Report highlights the opportunity and economic costs of a region with hundreds of officials
St. Louis, MO (January 6, 2016) – The newest General Administration Study from the nonprofit research group Better Together examines how the St. Louis region functions with such a large number of municipal officials. All told, there are 684 elected municipal officials for a region of 1.3 million people. To put this in perspective, the population of elected officials is greater than the population of 16 existing municipalities and larger than the populations of the five smallest municipalities combined.
The size of municipalities’ governing body ranges widely, as does the number of aldermen. Of the 571 aldermen in the region, more than half (296) represent a population of less than 1,000 residents, and over a third (196) represent a population of less than 500 residents.
The study points out that, while constituency size and compensation vary among aldermen, each wields significant power. “Aldermen have the authority to do a lot, including hiring the judge and prosecutor for their municipal court,” said Dave Leipholtz, Director of Community-Based Studies for Better Together.
Additionally, the 90 municipalities in St. Louis County not only have mayors (whose salaries range from zero to more than $135,000), but they also have city managers, administrators, or clerks. In many municipalities, mayors serve in a part-time capacity, with these officials handling the day-to-day operations. In total, the St. Louis region pays $5,782,093 in total annual salaries to the top city manager, administrator, or clerk in the 90 municipalities of St. Louis County.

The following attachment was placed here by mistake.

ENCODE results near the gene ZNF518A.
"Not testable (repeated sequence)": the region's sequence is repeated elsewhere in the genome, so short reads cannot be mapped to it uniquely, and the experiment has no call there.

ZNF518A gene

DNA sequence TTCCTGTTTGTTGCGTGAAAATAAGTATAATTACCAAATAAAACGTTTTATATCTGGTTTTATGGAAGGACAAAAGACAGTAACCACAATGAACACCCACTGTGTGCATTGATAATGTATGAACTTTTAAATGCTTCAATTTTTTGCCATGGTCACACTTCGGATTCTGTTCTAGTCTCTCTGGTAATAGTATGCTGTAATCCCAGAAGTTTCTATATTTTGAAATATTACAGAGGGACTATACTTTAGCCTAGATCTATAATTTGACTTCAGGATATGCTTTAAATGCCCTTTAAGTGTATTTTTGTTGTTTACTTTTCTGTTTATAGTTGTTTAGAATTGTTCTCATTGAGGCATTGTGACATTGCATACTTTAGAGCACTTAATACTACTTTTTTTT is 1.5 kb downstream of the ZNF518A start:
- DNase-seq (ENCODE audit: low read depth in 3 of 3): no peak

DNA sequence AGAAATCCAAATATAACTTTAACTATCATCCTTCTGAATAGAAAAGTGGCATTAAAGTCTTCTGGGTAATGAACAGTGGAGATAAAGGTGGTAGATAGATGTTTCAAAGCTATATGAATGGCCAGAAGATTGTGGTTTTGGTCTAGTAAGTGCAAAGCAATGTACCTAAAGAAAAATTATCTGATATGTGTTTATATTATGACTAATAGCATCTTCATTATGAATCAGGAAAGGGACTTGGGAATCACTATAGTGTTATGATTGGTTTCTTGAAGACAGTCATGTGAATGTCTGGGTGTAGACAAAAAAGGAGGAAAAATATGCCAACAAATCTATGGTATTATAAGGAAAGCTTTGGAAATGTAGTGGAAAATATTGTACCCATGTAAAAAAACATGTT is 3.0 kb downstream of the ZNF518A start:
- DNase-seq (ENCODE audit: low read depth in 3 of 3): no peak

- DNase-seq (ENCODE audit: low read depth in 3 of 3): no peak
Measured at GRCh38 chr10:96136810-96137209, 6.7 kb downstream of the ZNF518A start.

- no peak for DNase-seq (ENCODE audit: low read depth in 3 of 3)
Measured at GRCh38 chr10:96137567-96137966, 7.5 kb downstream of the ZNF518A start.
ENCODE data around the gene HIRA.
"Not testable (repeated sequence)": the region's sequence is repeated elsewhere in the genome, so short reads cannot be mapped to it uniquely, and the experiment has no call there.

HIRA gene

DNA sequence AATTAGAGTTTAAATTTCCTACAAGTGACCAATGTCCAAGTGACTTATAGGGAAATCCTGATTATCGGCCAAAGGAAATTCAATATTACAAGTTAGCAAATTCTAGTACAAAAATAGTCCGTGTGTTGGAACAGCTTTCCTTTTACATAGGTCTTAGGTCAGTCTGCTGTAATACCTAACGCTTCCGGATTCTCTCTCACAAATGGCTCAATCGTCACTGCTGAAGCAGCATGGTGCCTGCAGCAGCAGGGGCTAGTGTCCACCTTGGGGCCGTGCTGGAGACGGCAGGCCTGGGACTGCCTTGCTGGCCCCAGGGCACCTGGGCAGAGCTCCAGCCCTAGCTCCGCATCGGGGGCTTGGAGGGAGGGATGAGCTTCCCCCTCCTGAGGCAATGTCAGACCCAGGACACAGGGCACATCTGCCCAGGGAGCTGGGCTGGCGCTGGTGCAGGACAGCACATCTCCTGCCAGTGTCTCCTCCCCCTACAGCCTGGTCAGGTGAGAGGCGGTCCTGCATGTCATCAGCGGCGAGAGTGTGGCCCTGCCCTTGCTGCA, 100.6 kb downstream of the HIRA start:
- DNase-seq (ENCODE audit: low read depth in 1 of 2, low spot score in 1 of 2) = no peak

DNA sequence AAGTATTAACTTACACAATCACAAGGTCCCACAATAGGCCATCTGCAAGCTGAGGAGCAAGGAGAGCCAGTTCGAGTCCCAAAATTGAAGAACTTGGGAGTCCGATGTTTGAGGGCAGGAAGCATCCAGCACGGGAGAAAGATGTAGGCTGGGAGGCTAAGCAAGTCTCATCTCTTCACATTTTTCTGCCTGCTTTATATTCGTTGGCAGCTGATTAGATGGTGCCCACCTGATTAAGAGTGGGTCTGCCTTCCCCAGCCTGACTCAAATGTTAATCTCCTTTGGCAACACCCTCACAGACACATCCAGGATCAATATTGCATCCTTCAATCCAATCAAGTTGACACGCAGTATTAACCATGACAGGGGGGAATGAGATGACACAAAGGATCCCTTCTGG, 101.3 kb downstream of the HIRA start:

However, it is not the elected officials who exercise the most power in the municipalities. Better Together’s new report finds that city attorneys play perhaps the most significant, influential role in municipal governance. Data included in the report shows that a single law firm of just nine attorneys provides city attorneys for 27 municipalities, or nearly one-third of all the municipal governments in the region. These same attorneys also serve as the prosecutor in 12 of the same municipalities. In the City of Manchester, the city attorney also serves as the municipal judge. In all, a group of only 14 attorneys serve as the city attorney for more than half of our region’s local governments.
“What we’re looking at is a core group of unelected individuals who play a variety of influential rules throughout the municipal system,” said Leipholtz. “Combine that with the fact that there are 131 separate municipal meetings each month, where important decisions regarding the future of the St. Louis region are made by 571 aldermen and 91 mayors – many of whom barely know or have never met their counterparts in other municipalities.”
Municipalities are part of a connected metropolitan region, and cannot simply operate in a vacuum. Every St. Louis resident travels through or visits dozens of municipalities in the region. Our current structure negatively impacts St. Louis’ ability to form a coherent, effective, and achievable regional plan. To read the full report, please go to www.bettertogetherstl.com/generaladministration .